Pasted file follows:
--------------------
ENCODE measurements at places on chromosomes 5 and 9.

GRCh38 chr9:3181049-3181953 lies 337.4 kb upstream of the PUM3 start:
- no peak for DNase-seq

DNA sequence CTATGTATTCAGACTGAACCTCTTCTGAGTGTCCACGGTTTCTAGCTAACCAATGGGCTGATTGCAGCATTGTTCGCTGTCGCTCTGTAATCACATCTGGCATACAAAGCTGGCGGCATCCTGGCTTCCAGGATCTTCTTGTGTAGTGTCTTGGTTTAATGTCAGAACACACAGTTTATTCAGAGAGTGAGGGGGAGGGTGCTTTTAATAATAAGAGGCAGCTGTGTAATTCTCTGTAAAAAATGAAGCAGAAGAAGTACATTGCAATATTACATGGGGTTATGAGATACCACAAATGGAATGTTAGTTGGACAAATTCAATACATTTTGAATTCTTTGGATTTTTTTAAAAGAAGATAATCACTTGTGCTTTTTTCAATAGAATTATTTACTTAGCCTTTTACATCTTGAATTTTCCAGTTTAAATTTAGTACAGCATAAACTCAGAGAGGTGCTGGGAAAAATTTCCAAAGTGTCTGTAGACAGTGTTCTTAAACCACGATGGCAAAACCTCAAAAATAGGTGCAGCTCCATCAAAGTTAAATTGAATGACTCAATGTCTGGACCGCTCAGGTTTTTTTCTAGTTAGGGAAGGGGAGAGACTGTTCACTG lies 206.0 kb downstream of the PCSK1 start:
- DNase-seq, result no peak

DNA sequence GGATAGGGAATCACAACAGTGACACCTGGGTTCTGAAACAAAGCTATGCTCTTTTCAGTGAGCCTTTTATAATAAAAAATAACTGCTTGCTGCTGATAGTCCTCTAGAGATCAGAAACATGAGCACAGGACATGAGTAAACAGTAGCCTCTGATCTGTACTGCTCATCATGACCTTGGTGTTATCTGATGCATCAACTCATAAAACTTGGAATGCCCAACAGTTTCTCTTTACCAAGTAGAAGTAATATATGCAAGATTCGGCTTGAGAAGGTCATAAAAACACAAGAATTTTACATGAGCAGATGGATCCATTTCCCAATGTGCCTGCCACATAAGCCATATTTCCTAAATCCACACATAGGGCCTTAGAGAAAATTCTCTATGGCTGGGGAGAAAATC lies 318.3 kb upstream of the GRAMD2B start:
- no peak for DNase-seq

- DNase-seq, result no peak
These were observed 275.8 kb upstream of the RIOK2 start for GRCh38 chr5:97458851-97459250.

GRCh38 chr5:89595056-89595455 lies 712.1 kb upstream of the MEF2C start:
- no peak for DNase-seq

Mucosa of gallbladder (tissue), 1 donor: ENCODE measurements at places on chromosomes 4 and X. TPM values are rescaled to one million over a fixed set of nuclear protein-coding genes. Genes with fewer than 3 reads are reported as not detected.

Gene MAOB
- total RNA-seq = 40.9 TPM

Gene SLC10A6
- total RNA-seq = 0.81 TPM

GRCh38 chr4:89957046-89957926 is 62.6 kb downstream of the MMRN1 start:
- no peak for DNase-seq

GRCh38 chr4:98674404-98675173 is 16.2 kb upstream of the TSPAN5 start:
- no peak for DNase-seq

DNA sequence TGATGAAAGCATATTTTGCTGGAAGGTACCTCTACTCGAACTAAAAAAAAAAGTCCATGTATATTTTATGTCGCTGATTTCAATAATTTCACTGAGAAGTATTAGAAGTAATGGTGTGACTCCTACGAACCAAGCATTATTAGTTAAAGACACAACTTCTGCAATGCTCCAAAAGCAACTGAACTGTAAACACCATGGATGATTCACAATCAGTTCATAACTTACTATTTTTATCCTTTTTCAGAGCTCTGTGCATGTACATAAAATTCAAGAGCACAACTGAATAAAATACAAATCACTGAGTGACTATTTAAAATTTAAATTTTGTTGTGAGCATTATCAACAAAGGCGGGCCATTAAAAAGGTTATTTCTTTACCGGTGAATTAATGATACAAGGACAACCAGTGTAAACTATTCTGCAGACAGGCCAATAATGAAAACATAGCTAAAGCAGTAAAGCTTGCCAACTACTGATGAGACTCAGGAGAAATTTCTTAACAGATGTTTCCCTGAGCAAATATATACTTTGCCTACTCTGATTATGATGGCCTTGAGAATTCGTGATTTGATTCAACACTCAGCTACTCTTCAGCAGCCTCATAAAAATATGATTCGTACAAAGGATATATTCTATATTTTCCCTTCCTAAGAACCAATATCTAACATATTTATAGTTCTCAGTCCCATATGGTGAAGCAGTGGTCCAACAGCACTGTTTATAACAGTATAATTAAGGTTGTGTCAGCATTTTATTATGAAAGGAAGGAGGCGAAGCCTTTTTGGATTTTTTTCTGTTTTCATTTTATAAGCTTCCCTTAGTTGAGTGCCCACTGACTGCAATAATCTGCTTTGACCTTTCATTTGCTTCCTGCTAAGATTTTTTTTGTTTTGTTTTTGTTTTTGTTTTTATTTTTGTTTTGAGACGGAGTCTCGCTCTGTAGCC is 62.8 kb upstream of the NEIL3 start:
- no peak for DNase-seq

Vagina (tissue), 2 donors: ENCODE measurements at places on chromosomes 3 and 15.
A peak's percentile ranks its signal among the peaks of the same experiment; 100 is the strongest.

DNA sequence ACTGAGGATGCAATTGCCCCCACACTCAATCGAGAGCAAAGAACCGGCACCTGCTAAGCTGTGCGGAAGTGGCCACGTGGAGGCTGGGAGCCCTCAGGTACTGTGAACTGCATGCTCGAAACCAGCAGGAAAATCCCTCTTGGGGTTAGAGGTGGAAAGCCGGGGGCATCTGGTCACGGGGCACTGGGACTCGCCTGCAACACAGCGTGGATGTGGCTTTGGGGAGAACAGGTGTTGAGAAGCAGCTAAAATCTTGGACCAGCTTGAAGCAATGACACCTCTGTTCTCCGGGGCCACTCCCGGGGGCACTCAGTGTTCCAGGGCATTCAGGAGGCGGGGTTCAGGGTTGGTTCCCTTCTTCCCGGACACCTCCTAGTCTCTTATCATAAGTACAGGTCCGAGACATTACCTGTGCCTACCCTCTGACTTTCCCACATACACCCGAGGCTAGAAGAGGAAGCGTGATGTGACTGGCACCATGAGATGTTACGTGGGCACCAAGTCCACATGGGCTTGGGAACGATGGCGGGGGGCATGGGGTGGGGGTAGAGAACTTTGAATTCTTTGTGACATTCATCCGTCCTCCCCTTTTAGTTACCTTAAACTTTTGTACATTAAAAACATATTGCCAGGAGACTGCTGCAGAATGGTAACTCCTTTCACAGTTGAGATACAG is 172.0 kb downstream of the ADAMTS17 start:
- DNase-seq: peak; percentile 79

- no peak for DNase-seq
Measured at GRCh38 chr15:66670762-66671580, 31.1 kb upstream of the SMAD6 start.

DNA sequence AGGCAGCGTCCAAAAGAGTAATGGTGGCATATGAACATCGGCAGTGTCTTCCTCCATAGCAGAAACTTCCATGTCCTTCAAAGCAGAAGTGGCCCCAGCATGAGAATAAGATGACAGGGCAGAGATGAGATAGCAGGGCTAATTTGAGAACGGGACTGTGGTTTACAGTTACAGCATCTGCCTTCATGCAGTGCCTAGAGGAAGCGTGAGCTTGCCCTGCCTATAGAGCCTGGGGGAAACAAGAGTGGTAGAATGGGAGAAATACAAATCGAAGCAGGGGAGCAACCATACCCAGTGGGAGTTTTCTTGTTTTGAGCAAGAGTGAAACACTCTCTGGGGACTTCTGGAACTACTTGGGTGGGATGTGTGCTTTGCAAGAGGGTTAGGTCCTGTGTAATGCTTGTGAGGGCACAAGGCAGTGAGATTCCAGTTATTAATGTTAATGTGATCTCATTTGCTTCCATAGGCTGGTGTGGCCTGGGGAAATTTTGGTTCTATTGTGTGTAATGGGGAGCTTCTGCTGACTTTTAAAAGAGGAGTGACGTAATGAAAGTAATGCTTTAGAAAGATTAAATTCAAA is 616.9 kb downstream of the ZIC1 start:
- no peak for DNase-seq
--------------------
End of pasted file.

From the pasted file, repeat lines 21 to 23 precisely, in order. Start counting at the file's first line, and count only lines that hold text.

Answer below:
DNA sequence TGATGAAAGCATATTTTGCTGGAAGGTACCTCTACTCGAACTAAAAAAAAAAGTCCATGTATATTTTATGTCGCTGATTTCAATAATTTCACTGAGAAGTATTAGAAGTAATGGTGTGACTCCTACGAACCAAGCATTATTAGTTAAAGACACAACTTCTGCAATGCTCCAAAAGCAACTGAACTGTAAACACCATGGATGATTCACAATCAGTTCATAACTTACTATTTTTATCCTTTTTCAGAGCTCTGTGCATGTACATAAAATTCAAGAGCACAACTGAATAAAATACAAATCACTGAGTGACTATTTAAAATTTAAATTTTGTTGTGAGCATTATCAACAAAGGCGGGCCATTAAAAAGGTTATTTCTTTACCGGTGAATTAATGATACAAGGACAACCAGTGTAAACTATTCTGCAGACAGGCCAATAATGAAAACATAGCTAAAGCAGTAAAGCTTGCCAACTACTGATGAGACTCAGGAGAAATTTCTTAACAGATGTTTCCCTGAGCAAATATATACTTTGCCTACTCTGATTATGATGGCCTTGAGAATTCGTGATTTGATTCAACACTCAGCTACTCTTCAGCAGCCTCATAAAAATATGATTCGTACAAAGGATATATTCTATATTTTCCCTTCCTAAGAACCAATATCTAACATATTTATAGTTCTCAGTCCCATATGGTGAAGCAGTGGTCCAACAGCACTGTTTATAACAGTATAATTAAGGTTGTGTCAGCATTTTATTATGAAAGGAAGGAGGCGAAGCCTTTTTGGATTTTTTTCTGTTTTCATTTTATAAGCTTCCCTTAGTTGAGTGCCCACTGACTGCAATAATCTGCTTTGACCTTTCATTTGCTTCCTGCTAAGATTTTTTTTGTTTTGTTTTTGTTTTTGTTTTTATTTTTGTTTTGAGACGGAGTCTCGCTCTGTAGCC is 62.8 kb upstream of the NEIL3 start:
- no peak for DNase-seq

Vagina (tissue), 2 donors: ENCODE measurements at places on chromosomes 3 and 15.